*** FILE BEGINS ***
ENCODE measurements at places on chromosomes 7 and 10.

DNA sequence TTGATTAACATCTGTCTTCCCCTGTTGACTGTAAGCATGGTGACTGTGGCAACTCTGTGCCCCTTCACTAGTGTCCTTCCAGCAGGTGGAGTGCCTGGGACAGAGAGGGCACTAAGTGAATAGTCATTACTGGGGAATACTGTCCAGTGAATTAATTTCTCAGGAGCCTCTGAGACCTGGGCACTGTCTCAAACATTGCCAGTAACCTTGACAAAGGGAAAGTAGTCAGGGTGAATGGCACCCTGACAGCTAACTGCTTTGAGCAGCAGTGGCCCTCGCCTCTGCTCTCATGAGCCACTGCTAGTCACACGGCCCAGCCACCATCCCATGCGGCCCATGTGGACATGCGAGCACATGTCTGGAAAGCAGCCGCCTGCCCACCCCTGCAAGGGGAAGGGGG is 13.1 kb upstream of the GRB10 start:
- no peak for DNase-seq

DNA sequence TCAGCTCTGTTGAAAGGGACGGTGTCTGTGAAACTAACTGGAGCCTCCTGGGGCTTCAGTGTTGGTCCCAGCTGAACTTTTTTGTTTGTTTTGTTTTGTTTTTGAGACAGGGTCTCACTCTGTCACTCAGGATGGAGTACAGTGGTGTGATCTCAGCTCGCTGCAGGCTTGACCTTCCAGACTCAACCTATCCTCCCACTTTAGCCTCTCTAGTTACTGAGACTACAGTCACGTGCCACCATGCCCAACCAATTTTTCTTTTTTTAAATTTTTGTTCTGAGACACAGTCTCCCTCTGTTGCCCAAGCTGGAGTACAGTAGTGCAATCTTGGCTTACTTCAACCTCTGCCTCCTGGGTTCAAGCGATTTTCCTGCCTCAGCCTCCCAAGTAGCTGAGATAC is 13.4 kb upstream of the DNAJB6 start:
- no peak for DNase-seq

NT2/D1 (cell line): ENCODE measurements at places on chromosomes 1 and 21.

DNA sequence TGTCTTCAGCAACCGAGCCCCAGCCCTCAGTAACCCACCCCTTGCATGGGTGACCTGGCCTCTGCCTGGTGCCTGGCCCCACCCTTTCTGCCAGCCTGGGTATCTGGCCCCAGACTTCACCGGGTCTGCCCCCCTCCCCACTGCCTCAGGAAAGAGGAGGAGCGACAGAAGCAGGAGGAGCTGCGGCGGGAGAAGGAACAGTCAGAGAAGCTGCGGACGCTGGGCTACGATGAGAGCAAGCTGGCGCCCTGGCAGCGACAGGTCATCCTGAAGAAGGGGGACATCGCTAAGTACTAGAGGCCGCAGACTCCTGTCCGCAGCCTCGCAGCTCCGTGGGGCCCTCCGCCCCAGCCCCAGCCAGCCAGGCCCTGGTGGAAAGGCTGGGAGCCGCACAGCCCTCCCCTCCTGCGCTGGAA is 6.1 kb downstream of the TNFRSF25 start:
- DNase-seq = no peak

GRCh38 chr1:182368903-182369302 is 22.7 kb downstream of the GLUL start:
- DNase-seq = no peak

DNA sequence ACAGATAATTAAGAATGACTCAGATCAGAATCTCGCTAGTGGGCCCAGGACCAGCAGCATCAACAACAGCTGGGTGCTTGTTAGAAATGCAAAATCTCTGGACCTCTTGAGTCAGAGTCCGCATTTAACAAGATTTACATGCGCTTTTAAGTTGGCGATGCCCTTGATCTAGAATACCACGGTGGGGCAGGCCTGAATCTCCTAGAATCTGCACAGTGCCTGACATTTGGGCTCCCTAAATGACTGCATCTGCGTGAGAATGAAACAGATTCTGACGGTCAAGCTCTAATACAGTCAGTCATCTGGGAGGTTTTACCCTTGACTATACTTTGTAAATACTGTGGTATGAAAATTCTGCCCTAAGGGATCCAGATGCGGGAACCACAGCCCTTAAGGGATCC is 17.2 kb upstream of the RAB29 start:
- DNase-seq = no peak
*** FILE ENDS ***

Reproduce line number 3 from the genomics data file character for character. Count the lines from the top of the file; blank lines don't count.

- no peak for DNase-seq